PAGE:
Britain will respond if it identifies who was responsible for an attack on a former Russian spy in Salisbury, a spokesman for Prime Minister Theresa May has said.
The spokesman’s comments came as Mrs May chaired a meeting of Britain’s National Security Council (NSC).
It met to discuss how to respond to a nerve agent attack on Sergei Skripal, who passed secrets to British intelligence and was found collapsed in Salisbury with his daughter Yulia on 4 March.
“I think the cabinet … is very clear that this is an ongoing investigation, that it is important that we allow the police to get on with their work,” the spokesman told reporters.
“If we get to a position when we’re able to attribute this attack then we will do so and the government will deliver an appropriate response.”
Mrs May is due to address the House of Commons on the issue later this afternoon.
Both Mr Skripal and his daughter remain critically ill in hospital eight days after they were found collapsed on a bench in the Wiltshire city.
Detective Sergeant Nick Bailey, who was part of the initial response by authorities, is in a serious but stable condition in the Salisbury District Hospital. He is said to be conscious and talking.
The NSC brings together senior ministers from relevant departments and is attended by intelligence and military chiefs as required.
Measures potentially on the table if they do decide to take action could include the expulsion of Russian diplomats and spies, new financial sanctions against individuals linked to the Kremlin, and withdrawal of official representation from the World Cup in Russia.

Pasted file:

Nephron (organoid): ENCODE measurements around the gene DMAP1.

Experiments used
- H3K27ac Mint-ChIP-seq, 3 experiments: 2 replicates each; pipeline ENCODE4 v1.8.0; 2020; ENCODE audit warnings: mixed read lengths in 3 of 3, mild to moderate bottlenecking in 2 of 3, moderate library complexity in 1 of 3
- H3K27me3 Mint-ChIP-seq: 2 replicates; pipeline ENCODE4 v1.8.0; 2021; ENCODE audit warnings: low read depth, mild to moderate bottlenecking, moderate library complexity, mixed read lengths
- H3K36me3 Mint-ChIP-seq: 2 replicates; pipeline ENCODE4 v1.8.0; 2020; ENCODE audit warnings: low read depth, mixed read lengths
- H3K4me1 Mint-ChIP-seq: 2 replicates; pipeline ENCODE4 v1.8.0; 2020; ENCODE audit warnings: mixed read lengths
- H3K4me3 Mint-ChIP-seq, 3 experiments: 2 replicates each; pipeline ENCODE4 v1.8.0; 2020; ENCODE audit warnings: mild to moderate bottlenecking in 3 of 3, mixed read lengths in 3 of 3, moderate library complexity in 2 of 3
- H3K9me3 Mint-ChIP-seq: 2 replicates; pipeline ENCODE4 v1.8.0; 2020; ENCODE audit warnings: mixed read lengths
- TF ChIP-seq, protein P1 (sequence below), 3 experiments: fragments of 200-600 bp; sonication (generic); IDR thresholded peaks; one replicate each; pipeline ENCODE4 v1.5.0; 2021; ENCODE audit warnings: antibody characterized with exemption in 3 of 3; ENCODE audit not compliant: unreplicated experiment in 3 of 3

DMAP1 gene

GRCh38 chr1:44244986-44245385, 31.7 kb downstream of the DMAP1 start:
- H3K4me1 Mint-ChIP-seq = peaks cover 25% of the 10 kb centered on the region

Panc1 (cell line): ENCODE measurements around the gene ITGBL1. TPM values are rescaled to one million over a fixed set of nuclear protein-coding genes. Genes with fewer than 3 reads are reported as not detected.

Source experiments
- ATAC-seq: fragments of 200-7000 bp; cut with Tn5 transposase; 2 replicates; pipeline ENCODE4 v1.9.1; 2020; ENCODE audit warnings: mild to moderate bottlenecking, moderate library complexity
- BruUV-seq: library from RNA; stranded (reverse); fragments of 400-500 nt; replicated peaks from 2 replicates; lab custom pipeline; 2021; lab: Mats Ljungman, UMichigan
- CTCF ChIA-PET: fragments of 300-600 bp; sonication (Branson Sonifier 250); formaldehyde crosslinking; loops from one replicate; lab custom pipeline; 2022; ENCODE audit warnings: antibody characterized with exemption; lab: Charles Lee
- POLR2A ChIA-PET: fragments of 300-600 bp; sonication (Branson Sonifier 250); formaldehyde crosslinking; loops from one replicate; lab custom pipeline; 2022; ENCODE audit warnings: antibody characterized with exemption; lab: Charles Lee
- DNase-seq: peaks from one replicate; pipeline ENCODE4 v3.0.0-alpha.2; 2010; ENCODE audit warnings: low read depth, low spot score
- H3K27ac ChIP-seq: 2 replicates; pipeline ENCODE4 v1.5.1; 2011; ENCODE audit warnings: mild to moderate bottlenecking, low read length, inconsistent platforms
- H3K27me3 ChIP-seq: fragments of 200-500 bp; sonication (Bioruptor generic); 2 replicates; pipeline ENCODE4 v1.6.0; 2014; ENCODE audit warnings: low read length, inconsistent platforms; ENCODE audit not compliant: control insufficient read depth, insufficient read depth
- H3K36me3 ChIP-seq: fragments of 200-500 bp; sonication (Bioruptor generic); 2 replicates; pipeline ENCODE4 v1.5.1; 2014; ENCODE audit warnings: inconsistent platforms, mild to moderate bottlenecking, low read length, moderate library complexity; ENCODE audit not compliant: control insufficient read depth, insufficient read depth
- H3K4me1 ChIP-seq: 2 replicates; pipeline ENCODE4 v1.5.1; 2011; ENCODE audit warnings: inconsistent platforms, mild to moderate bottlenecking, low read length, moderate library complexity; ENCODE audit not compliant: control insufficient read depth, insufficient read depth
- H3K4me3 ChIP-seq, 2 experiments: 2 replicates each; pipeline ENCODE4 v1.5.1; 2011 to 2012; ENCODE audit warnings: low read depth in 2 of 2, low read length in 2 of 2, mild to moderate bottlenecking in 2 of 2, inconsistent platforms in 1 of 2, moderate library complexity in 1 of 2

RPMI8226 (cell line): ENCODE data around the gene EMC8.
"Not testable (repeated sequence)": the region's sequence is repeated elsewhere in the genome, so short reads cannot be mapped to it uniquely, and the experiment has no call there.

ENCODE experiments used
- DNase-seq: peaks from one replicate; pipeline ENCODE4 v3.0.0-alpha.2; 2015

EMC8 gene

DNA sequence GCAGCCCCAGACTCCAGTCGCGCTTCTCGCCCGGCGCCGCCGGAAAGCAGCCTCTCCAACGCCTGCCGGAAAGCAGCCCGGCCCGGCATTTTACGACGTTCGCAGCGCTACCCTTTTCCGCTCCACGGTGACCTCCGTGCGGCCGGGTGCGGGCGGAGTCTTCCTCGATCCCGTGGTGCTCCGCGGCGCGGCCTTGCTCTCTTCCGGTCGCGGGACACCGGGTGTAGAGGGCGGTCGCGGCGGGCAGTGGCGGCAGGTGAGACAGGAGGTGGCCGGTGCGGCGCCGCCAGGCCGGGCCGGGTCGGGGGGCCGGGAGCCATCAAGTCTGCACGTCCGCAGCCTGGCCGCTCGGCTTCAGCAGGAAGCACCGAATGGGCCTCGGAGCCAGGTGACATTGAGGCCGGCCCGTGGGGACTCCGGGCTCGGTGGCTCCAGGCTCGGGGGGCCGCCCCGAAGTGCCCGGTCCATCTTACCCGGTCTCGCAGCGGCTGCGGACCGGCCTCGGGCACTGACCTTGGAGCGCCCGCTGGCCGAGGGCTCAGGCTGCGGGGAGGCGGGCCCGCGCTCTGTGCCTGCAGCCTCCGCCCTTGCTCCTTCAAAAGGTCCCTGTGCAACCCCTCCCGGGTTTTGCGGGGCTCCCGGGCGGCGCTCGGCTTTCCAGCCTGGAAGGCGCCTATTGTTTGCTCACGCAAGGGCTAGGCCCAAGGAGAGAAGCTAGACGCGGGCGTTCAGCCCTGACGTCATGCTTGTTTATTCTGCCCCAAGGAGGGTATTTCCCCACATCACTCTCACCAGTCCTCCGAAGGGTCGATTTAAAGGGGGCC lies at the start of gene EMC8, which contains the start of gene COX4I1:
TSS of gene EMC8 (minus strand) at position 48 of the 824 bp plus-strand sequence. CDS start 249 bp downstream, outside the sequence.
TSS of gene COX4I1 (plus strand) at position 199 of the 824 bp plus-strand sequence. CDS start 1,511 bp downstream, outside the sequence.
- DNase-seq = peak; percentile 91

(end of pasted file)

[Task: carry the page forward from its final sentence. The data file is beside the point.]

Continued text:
Meanwhile, Kremlin spokesman Dmitry Peskov said that the poisoning of Mr Skripal was not a matter for the Russian government.
“The mentioned Russian citizen worked for one of the British intelligence services, the incident occurred in Great Britain. This is not a matter for the Russian government,” he said.
Mr Peskov also said he had not heard allegations from British politicians about possible Russian involvement in the attack.
Yesterday, hundreds of diners and pub-goers were urged to wash clothes and other items a week after potentially coming into contact with the nerve agent.
The “precautionary advice” was issued after traces of the substance were found in The Mill pub and the nearby Zizzi restaurant in Salisbury.
In other developments Wiltshire Police told residents “not to be alarmed” as counter-terror police were helped by armed forces, including royal marines, in the clean-up operation.
Eight marked and unmarked police cars were removed from Bourne Hill station in the biggest military operation yet.
Two fire and rescue lorries were seen entering the police cordon leading to Mr Skripal’s house, while investigators in hazmat suits bagged up items inside The Mill pub.
England’s chief medical officer Dame Sally Davies said she believed up to 500 people would have been in either of the two venues between the Sunday lunchtime and Monday night.
She said: “I want to reassure the general public that the risk to us all from this incident in Salisbury has not changed, and that the risk to us all remains low.”
The advice included machine wash clothing worn on the day and double-bagging items that would normally be dry cleaned to await further advice.